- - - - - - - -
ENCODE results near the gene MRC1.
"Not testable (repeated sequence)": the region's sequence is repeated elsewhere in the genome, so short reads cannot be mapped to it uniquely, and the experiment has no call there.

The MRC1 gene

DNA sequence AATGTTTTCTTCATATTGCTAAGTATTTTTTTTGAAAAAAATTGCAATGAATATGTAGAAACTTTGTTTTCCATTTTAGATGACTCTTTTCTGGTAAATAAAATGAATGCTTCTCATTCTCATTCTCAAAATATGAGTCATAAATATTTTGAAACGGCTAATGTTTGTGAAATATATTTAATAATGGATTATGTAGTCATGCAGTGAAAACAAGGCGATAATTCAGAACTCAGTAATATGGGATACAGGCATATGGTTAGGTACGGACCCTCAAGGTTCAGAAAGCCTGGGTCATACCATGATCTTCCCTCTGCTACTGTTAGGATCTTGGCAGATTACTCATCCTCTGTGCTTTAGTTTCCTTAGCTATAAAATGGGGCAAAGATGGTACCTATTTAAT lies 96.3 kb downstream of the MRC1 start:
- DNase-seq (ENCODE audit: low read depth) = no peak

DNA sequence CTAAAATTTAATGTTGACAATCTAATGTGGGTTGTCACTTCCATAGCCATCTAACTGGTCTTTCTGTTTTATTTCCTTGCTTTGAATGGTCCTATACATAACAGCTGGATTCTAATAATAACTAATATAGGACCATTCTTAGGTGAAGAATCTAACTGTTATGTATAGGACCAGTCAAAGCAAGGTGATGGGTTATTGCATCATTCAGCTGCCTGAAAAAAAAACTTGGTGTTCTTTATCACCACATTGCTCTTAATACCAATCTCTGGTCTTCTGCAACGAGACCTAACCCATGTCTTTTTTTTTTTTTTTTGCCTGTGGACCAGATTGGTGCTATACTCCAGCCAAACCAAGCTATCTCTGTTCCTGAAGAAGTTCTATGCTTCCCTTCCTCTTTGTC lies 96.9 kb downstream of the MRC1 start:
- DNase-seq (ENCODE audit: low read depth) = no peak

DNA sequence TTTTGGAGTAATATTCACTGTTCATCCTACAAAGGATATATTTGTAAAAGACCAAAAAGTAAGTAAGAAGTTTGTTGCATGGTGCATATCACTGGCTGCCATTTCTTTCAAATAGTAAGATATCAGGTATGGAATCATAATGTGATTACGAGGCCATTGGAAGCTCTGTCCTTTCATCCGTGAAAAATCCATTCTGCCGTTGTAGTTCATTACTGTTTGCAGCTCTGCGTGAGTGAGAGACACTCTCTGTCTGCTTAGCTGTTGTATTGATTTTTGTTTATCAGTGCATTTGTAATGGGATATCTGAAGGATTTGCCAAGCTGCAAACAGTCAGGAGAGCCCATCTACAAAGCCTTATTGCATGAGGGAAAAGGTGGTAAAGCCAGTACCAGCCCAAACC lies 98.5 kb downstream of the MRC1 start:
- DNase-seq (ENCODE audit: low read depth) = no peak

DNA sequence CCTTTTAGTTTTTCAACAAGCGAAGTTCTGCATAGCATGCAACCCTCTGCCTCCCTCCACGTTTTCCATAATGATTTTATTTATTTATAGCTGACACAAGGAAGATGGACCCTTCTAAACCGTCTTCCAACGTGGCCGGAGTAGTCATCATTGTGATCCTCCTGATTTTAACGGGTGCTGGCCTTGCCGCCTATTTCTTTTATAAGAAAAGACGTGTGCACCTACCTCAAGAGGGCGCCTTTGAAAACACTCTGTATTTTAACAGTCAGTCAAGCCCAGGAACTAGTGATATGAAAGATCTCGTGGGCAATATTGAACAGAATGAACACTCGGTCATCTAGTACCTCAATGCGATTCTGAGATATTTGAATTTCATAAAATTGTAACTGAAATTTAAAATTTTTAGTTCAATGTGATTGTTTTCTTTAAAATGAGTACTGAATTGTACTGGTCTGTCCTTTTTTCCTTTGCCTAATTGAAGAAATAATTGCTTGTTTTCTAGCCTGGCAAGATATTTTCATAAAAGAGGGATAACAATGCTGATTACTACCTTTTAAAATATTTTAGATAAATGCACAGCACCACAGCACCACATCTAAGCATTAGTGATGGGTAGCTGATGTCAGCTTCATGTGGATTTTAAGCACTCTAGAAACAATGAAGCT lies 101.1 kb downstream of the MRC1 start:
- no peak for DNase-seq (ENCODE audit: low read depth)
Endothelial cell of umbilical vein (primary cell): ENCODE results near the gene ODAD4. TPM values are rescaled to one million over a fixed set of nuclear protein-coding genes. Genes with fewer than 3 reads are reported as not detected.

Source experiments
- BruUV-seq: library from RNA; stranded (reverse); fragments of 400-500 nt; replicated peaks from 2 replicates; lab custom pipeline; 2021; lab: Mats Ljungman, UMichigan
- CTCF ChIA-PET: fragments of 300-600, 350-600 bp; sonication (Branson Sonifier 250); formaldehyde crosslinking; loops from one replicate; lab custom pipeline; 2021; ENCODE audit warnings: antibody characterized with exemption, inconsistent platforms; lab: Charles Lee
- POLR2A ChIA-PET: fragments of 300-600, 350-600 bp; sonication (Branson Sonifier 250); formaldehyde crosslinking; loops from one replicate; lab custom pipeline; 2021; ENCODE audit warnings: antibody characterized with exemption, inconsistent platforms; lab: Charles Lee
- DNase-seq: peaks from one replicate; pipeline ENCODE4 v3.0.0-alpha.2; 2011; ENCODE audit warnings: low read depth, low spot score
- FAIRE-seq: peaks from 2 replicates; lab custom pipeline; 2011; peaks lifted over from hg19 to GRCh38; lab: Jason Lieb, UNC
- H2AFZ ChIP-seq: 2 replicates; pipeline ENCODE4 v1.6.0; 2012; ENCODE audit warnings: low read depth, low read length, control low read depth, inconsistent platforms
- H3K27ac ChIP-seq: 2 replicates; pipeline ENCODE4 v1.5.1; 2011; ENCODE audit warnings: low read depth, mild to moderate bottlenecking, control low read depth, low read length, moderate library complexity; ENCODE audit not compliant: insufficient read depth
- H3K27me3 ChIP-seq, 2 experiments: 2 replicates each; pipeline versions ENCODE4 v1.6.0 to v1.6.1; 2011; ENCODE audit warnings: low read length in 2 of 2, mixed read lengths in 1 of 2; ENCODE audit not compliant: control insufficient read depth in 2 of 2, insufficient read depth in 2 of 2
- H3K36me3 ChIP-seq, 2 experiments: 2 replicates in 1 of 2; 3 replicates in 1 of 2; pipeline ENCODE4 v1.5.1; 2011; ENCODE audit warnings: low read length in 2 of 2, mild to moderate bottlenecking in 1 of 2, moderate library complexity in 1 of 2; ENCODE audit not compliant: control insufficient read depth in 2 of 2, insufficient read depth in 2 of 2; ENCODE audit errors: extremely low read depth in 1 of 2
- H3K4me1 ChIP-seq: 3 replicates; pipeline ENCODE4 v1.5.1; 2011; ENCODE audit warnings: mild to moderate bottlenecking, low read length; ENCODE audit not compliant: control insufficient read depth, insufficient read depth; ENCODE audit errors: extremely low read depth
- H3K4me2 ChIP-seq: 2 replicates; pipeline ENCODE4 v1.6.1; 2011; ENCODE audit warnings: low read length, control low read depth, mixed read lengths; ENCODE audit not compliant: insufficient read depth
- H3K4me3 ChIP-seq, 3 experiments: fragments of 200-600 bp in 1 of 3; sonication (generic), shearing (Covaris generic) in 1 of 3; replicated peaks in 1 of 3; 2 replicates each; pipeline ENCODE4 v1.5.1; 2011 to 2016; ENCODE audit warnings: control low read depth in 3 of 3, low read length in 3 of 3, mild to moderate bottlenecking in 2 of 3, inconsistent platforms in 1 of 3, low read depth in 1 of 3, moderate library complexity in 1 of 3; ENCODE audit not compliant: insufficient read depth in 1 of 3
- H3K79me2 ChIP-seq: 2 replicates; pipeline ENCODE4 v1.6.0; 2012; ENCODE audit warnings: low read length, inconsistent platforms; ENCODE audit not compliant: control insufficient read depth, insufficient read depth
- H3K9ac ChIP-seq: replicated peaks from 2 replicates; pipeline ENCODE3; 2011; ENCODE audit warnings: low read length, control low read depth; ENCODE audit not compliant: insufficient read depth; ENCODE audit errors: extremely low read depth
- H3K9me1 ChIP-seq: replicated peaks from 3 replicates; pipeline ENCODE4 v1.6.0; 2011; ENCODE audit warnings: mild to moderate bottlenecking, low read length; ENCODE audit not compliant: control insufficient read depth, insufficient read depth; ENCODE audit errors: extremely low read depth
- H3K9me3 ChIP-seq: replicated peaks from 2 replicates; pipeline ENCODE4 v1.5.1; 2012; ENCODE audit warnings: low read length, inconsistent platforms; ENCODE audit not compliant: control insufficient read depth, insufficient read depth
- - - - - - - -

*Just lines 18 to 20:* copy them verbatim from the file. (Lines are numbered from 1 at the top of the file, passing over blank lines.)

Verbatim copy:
- FAIRE-seq: peaks from 2 replicates; lab custom pipeline; 2011; peaks lifted over from hg19 to GRCh38; lab: Jason Lieb, UNC
- H2AFZ ChIP-seq: 2 replicates; pipeline ENCODE4 v1.6.0; 2012; ENCODE audit warnings: low read depth, low read length, control low read depth, inconsistent platforms
- H3K27ac ChIP-seq: 2 replicates; pipeline ENCODE4 v1.5.1; 2011; ENCODE audit warnings: low read depth, mild to moderate bottlenecking, control low read depth, low read length, moderate library complexity; ENCODE audit not compliant: insufficient read depth